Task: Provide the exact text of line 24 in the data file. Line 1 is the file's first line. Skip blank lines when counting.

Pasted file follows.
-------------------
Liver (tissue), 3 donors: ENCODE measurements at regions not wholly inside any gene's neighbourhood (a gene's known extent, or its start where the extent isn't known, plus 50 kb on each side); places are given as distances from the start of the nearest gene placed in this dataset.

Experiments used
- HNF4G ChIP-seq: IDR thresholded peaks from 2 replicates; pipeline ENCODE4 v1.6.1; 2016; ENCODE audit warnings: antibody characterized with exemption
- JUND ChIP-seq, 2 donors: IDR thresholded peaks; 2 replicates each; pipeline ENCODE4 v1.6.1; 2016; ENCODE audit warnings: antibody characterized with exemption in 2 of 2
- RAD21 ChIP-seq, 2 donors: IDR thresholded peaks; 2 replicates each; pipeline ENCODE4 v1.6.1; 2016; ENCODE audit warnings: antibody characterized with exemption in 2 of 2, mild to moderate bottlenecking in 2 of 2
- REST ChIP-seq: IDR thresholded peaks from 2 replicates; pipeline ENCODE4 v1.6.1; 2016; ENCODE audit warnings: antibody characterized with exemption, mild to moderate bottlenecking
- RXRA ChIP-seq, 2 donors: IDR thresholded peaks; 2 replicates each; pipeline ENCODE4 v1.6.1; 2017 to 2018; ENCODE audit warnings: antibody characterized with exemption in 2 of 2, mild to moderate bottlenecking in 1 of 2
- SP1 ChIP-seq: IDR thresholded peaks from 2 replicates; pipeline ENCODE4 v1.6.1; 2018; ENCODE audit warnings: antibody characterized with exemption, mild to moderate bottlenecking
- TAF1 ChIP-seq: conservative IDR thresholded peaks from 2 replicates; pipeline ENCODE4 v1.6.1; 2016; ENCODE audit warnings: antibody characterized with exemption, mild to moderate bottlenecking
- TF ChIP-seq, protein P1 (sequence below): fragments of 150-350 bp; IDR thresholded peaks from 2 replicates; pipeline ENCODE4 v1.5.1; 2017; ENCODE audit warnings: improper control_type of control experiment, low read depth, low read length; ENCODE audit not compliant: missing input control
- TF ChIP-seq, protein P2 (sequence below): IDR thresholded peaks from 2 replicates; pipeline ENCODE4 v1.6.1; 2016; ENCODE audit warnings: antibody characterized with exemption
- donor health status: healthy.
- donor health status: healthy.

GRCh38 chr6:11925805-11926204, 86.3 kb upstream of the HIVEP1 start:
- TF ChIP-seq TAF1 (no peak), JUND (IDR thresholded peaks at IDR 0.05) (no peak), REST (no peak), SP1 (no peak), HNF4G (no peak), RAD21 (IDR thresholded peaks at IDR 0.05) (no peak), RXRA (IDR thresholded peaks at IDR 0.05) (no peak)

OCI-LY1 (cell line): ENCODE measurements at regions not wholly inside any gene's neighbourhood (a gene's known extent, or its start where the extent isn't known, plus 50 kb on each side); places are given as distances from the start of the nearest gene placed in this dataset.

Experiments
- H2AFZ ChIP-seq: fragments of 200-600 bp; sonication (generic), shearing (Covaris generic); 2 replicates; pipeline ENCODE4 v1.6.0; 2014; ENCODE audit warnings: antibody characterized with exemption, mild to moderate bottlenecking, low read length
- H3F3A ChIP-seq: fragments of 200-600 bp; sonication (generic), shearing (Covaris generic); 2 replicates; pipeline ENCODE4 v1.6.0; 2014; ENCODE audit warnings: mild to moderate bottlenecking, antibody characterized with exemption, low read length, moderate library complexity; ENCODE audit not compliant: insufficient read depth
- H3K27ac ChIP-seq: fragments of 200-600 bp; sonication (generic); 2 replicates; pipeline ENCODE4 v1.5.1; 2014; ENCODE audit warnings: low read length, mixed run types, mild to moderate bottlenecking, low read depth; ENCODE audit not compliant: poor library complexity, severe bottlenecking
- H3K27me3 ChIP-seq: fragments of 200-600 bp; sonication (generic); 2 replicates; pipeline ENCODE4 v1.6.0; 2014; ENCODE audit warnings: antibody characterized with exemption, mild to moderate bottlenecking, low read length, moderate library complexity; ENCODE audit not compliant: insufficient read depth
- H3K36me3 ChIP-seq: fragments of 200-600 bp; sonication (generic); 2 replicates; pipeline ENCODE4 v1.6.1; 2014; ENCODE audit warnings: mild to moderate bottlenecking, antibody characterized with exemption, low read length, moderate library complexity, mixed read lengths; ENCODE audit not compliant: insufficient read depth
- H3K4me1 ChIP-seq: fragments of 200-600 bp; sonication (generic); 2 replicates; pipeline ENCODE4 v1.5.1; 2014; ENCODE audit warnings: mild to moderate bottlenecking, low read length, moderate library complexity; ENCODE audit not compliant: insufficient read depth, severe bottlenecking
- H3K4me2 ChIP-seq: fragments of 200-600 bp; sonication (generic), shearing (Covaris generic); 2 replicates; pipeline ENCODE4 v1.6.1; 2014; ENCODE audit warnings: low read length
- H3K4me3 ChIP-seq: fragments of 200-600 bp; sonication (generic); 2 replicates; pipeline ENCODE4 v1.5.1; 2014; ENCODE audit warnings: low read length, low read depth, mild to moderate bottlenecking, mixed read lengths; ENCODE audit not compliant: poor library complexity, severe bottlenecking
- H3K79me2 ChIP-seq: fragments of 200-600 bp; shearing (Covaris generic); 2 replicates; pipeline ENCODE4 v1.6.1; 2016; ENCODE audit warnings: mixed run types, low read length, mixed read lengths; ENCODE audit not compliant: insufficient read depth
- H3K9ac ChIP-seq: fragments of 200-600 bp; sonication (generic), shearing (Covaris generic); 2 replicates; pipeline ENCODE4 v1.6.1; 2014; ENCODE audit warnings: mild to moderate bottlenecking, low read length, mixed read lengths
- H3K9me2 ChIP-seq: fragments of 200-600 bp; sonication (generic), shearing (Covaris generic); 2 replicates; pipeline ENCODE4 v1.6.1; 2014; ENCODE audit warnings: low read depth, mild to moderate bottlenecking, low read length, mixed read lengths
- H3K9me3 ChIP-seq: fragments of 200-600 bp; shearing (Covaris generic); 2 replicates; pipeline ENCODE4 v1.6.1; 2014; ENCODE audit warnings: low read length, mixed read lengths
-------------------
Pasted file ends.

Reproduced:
- H3K4me2 ChIP-seq: fragments of 200-600 bp; sonication (generic), shearing (Covaris generic); 2 replicates; pipeline ENCODE4 v1.6.1; 2014; ENCODE audit warnings: low read length